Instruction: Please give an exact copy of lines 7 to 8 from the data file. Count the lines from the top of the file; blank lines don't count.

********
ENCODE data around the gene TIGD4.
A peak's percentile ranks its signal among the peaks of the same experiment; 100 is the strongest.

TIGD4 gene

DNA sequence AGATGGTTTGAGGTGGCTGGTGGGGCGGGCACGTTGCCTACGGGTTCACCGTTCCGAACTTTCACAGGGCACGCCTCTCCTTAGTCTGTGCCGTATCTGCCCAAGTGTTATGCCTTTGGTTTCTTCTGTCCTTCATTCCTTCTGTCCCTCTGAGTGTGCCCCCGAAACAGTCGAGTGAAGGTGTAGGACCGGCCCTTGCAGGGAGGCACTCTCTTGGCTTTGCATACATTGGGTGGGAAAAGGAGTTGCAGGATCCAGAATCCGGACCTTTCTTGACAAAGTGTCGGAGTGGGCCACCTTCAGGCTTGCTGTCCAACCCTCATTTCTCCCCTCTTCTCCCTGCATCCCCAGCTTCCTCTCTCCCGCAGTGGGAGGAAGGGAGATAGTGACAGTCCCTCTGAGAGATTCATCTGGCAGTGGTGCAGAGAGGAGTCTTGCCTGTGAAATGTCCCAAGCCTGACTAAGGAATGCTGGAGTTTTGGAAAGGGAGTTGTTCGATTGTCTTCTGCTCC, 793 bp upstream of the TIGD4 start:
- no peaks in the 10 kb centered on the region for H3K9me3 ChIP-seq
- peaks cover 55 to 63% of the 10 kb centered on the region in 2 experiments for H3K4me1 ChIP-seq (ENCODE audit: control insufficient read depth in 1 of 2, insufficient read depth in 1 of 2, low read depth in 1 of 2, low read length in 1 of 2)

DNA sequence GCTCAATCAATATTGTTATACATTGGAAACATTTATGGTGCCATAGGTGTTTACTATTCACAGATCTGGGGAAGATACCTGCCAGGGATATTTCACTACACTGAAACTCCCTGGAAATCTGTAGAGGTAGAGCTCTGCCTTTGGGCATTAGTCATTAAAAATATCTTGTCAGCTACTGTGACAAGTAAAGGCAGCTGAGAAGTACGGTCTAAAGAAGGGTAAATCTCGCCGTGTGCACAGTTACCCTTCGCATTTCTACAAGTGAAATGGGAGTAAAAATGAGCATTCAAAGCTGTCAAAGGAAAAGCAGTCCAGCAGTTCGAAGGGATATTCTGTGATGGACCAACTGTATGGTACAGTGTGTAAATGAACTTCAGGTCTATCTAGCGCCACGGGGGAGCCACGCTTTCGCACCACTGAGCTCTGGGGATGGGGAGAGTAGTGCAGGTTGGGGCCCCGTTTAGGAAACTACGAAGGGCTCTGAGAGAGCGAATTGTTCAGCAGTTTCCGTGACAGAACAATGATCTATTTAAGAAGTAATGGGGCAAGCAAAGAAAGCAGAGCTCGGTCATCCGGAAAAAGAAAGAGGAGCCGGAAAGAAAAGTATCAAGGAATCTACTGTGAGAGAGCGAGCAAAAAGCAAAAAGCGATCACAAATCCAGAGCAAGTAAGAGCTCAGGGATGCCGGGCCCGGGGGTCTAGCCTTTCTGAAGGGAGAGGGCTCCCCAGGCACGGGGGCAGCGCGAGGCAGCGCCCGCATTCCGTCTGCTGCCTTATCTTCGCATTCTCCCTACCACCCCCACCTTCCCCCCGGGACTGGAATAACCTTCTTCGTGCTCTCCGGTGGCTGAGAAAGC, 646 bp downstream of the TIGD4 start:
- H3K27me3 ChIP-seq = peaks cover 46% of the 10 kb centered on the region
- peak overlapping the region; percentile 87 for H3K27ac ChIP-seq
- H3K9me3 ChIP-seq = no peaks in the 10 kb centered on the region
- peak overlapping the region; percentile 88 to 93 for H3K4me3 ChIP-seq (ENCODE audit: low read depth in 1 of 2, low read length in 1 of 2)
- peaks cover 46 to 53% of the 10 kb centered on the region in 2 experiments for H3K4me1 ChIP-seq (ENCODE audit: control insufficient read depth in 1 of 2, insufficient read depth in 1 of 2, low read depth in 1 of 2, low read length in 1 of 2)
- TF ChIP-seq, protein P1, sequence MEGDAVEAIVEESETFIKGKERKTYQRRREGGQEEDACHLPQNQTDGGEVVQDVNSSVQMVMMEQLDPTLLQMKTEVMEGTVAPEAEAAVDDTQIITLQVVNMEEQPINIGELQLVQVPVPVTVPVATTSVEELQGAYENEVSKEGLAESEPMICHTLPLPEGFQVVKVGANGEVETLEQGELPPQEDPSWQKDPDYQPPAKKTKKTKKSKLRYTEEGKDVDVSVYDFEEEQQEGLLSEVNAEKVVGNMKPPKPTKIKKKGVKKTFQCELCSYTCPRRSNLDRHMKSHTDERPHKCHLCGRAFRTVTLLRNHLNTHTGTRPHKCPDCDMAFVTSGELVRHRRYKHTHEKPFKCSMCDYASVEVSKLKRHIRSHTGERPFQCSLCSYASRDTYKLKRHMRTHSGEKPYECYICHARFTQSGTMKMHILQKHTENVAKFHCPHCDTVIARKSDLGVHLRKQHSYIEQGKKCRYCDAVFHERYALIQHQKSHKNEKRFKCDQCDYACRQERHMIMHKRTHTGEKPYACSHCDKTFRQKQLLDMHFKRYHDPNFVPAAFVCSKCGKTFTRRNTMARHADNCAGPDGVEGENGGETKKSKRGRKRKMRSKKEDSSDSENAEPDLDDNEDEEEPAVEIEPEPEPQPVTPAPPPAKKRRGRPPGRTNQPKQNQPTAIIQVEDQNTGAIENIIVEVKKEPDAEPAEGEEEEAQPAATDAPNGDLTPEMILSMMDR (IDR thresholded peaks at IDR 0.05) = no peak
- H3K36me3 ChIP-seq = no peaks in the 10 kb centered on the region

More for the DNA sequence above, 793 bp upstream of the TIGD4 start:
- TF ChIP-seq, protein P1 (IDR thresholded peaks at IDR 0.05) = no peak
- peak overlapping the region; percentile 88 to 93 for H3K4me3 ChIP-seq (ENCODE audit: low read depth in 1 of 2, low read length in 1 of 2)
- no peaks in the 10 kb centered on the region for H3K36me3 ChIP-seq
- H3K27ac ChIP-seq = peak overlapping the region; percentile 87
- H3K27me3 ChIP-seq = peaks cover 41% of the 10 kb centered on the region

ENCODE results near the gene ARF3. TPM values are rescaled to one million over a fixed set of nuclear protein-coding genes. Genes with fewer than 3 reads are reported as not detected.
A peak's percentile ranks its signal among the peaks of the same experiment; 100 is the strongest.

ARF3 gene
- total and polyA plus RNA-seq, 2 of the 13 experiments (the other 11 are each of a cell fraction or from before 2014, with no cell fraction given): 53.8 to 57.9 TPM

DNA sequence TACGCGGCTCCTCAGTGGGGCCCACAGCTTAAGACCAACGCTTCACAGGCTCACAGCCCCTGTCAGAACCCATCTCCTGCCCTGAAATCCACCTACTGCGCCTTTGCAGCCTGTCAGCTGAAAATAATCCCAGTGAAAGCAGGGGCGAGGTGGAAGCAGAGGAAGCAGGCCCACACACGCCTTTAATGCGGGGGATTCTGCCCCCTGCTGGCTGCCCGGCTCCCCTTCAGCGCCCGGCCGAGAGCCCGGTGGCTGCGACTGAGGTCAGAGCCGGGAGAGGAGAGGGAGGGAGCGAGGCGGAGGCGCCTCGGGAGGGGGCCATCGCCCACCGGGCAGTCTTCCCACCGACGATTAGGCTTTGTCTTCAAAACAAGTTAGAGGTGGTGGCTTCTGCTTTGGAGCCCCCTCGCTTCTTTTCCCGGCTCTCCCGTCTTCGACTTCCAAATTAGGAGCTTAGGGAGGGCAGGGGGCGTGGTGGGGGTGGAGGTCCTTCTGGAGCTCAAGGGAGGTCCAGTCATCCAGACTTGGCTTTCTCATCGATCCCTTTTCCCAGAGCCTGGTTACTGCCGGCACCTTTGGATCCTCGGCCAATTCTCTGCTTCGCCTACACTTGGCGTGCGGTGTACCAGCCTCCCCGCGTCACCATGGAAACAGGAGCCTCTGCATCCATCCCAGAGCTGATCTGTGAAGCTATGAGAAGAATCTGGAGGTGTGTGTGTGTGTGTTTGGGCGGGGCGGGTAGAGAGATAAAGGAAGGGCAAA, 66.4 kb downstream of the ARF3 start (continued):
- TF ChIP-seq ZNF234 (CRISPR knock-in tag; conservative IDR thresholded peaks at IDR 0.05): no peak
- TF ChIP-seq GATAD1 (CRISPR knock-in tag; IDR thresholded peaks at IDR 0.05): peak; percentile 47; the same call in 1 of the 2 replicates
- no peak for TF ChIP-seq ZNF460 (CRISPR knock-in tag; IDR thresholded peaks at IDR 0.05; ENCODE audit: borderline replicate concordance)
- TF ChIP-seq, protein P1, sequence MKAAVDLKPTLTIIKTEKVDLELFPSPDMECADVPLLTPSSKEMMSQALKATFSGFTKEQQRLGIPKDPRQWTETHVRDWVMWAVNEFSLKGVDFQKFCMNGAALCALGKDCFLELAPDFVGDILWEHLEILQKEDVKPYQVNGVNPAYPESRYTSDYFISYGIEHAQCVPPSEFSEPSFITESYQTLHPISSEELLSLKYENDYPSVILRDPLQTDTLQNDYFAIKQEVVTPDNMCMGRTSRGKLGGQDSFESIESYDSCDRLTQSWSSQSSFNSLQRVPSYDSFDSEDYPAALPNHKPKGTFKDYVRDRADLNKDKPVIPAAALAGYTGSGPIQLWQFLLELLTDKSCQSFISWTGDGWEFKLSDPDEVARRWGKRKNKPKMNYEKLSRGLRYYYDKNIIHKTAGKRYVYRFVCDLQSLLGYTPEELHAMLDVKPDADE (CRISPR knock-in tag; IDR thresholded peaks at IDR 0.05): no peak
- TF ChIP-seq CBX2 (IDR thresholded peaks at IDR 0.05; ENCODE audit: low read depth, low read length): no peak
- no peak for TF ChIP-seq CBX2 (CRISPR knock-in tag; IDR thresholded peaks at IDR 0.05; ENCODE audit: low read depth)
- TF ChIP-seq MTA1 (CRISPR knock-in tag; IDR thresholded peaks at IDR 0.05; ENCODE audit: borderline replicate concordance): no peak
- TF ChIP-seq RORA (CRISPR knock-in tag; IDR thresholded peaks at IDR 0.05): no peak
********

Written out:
DNA sequence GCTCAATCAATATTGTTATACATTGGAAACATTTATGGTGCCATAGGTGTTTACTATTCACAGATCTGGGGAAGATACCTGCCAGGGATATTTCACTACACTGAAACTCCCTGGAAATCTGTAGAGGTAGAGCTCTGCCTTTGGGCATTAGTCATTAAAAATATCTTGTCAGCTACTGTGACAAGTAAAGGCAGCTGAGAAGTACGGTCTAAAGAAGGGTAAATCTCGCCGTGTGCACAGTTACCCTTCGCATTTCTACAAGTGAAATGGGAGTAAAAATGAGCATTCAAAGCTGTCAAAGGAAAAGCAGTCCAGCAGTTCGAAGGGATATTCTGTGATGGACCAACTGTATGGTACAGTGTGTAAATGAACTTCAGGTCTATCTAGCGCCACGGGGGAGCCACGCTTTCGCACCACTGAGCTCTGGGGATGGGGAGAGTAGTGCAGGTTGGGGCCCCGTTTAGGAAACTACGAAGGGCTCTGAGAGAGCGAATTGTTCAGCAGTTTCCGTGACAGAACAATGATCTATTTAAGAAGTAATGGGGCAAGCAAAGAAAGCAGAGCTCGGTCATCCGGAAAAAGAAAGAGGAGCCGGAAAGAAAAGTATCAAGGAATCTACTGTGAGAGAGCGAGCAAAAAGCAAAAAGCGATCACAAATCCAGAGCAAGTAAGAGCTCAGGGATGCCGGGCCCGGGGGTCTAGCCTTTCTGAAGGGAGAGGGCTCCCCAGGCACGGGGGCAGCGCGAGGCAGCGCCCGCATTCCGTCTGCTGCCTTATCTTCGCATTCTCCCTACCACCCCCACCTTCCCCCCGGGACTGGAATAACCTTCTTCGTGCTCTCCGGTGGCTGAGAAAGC, 646 bp downstream of the TIGD4 start:
- H3K27me3 ChIP-seq = peaks cover 46% of the 10 kb centered on the region